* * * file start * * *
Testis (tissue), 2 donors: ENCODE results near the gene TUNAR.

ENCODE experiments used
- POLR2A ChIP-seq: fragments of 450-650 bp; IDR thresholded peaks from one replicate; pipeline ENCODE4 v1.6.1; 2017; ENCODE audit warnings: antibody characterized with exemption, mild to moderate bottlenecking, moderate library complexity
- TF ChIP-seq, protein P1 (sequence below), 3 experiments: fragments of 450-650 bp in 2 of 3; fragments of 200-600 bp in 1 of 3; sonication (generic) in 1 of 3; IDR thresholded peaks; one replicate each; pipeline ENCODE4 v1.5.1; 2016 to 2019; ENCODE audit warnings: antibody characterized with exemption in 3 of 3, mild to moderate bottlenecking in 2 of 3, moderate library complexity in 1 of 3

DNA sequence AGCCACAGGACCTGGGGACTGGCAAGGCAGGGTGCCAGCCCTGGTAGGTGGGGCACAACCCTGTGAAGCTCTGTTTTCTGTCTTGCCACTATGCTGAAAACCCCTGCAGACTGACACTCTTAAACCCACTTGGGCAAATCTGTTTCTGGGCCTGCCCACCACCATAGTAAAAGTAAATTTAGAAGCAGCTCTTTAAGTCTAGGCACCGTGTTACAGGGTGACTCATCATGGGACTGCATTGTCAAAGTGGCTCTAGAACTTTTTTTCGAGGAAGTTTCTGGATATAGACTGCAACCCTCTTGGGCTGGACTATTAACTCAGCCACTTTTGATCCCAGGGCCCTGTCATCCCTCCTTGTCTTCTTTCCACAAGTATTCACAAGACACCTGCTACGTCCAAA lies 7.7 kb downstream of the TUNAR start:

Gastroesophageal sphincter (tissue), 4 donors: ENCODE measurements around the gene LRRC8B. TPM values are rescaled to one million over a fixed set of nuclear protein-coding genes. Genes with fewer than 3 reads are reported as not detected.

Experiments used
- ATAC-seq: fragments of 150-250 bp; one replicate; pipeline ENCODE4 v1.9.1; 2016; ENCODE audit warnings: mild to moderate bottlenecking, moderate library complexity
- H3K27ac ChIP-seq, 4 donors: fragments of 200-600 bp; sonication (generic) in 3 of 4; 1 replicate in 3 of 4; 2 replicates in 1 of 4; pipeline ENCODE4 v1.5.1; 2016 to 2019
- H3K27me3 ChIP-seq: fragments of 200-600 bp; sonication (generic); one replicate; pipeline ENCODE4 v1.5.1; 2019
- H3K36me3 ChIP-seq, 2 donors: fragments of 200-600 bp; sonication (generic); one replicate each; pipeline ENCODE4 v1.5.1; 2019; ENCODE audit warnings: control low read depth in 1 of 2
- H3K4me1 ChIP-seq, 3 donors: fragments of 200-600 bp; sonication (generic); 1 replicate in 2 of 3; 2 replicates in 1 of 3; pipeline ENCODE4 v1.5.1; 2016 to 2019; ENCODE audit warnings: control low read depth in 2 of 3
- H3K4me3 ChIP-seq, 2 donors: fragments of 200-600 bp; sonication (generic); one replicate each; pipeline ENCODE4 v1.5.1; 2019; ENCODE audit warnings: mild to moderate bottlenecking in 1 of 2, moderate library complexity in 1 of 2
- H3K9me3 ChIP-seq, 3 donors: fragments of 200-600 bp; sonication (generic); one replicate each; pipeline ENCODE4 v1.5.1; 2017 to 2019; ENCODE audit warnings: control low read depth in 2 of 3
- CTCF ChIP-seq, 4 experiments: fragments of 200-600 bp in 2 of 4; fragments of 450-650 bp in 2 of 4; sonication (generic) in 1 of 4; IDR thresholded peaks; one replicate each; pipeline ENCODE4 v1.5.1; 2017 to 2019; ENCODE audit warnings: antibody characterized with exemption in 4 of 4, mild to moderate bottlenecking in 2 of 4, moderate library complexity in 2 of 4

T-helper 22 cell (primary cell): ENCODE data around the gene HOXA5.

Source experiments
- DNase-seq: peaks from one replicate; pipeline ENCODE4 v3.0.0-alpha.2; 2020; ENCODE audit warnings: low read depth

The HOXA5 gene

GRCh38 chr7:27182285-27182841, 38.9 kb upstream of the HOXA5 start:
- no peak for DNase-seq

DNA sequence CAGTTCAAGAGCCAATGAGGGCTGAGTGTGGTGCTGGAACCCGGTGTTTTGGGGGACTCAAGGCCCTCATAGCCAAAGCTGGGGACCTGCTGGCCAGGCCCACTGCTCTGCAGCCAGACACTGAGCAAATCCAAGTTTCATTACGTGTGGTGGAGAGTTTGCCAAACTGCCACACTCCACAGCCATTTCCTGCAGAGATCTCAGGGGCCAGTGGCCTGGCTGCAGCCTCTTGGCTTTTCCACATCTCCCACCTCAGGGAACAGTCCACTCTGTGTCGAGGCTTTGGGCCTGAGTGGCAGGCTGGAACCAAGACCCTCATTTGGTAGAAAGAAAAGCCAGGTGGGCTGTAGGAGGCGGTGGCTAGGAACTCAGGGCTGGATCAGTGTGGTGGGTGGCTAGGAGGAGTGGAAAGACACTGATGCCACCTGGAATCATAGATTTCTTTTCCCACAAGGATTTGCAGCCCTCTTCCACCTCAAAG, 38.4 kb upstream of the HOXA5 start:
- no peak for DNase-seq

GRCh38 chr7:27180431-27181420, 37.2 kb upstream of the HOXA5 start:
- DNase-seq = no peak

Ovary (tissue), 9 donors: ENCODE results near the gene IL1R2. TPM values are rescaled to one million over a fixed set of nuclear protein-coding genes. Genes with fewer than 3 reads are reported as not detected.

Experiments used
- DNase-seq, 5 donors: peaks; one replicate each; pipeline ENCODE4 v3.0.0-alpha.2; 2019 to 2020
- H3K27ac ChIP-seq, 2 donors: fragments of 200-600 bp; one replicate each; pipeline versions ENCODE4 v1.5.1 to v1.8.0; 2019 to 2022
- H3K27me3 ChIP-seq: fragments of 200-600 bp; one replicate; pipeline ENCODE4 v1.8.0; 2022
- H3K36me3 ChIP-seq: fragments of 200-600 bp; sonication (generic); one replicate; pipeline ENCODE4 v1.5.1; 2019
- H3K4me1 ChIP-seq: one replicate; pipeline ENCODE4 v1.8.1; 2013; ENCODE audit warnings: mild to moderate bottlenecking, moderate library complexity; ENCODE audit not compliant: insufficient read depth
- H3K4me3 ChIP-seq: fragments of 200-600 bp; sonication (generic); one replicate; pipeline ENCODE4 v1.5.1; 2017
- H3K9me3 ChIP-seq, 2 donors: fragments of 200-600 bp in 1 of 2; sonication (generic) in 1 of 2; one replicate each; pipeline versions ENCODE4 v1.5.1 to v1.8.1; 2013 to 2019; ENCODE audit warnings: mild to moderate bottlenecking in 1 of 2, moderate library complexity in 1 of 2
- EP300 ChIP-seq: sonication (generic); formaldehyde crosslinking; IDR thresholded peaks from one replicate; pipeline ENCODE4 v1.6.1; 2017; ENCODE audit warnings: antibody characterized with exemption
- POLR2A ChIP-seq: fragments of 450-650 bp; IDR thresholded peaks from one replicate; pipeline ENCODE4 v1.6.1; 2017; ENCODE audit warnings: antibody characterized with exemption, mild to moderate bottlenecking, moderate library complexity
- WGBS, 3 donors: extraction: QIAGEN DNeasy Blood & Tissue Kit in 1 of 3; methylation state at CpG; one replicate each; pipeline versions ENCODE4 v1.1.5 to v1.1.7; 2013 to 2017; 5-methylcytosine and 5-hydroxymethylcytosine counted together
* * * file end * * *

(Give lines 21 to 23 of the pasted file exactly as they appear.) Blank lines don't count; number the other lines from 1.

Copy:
- no peak for DNase-seq

DNA sequence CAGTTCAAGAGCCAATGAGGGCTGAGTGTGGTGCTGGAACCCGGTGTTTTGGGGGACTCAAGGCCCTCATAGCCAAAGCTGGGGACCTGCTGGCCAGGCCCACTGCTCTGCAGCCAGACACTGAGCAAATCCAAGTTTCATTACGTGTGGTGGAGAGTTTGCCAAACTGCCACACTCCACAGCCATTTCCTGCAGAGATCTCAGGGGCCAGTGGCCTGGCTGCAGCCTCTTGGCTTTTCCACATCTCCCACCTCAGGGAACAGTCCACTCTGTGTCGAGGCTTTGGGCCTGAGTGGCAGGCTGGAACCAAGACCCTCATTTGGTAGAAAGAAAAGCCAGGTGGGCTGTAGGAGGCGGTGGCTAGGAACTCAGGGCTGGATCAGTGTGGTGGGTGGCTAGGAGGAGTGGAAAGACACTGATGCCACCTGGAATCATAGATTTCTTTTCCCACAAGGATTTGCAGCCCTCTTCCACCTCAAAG, 38.4 kb upstream of the HOXA5 start:
- no peak for DNase-seq